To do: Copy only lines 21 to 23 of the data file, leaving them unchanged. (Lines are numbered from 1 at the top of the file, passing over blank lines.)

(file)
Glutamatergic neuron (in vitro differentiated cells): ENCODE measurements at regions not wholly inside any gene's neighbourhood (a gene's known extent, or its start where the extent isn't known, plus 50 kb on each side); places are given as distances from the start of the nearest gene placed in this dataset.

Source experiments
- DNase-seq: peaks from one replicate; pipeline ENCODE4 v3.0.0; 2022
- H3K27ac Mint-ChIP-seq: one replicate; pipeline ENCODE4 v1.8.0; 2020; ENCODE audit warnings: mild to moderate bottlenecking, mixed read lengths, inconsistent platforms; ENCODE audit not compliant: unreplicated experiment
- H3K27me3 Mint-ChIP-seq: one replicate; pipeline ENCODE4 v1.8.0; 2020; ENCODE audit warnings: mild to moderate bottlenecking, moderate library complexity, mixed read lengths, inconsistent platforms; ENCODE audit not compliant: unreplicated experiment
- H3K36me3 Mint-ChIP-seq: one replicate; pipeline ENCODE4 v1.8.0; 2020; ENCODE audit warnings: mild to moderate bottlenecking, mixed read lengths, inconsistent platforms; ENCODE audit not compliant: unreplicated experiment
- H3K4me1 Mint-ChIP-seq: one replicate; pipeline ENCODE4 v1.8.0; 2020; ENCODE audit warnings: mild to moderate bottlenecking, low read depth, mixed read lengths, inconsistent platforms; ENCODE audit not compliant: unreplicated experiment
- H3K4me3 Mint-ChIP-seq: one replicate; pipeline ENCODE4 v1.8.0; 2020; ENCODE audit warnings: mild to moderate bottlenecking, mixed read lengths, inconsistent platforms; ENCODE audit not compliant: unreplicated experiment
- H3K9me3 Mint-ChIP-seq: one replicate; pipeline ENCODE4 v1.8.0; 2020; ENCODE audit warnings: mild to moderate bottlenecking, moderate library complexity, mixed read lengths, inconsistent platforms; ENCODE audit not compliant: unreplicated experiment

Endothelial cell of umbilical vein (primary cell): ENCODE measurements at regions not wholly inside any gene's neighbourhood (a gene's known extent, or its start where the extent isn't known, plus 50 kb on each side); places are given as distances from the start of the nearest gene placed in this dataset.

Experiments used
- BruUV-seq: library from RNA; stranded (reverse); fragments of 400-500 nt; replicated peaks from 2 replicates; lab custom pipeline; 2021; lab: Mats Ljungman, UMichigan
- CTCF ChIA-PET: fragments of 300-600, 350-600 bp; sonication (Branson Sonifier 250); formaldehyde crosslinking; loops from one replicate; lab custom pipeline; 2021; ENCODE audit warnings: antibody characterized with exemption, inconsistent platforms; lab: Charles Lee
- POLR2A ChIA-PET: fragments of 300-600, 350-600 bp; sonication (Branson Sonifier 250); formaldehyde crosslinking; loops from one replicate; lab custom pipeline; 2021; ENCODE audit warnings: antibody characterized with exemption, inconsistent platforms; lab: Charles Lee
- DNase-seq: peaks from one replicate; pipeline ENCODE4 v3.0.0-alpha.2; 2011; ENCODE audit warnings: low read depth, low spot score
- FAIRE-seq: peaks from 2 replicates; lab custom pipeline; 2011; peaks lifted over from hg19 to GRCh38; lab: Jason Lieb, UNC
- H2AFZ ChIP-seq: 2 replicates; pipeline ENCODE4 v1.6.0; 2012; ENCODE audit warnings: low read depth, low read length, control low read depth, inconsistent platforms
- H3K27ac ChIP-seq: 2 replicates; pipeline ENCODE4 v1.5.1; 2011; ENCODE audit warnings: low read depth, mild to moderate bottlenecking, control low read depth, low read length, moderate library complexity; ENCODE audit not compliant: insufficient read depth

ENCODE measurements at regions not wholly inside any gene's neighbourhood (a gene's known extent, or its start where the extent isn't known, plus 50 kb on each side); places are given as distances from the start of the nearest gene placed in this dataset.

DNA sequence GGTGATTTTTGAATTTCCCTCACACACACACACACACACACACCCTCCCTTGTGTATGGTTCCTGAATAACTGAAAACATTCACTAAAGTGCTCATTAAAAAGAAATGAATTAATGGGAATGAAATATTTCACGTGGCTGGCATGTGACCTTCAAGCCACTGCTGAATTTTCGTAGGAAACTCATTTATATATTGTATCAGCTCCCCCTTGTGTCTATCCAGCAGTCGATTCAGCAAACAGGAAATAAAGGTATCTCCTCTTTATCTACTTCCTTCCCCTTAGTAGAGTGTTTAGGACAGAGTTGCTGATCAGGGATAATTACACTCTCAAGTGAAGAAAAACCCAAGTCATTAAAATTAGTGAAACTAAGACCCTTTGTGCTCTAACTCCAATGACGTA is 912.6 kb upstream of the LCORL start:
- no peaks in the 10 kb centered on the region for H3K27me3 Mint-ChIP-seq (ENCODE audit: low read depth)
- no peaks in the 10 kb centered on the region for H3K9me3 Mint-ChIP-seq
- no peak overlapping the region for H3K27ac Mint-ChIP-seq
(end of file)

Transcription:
- no peaks in the 10 kb centered on the region for H3K27me3 Mint-ChIP-seq (ENCODE audit: low read depth)
- no peaks in the 10 kb centered on the region for H3K9me3 Mint-ChIP-seq
- no peak overlapping the region for H3K27ac Mint-ChIP-seq